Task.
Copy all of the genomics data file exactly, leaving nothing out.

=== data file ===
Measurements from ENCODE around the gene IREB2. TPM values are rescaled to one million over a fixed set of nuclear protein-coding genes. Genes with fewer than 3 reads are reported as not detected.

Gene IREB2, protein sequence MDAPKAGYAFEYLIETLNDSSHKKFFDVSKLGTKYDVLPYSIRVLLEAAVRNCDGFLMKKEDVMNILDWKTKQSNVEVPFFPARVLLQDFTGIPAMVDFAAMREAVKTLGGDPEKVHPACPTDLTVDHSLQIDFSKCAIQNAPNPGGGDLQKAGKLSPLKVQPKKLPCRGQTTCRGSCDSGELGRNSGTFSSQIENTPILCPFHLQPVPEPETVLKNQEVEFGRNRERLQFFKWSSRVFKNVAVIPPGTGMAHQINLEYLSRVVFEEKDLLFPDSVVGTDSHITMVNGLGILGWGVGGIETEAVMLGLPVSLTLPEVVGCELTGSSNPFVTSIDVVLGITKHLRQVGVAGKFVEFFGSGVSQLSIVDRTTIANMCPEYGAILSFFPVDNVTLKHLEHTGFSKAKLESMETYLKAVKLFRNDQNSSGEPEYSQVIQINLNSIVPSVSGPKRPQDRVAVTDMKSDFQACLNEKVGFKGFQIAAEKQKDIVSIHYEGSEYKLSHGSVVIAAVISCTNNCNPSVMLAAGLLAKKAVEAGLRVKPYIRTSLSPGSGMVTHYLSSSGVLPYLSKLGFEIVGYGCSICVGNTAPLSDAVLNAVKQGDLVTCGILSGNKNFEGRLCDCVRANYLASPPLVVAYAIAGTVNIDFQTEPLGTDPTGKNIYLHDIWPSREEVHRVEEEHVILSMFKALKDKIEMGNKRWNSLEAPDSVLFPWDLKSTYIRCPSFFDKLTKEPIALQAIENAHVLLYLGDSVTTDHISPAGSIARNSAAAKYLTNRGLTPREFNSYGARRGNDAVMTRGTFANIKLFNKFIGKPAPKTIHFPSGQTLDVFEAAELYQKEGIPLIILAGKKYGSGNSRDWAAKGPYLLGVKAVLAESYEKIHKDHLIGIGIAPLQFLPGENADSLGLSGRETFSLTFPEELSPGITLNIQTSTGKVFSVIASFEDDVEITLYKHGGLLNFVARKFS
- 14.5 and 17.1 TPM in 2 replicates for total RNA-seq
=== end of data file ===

Measurements from ENCODE around the gene IREB2. TPM values are rescaled to one million over a fixed set of nuclear protein-coding genes. Genes with fewer than 3 reads are reported as not detected.

Gene IREB2, protein sequence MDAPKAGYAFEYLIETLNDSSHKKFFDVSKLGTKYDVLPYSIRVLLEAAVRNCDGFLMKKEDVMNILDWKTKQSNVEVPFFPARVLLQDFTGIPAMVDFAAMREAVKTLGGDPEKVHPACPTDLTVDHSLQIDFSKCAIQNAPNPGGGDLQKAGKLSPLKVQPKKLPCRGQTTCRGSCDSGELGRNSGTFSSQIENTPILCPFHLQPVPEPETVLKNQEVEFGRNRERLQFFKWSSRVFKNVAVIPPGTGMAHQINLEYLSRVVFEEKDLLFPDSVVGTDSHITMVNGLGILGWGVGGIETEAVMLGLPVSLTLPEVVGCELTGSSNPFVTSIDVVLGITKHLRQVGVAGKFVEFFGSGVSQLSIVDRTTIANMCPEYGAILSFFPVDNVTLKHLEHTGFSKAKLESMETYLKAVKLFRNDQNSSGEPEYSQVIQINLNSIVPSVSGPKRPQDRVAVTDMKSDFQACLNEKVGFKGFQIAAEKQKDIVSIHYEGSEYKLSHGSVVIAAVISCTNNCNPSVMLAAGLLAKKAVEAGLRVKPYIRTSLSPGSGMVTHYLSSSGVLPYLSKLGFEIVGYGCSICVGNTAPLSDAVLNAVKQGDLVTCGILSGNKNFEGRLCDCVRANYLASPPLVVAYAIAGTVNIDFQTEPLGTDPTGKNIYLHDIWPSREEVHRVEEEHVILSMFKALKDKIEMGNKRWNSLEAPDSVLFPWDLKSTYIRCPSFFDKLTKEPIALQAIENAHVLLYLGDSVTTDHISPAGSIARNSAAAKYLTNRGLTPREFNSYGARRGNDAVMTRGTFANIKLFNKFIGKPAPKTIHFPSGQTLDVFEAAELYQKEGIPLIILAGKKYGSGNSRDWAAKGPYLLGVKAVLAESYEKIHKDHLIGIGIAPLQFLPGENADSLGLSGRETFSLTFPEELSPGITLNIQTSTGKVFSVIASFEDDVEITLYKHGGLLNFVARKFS
- 14.5 and 17.1 TPM in 2 replicates for total RNA-seq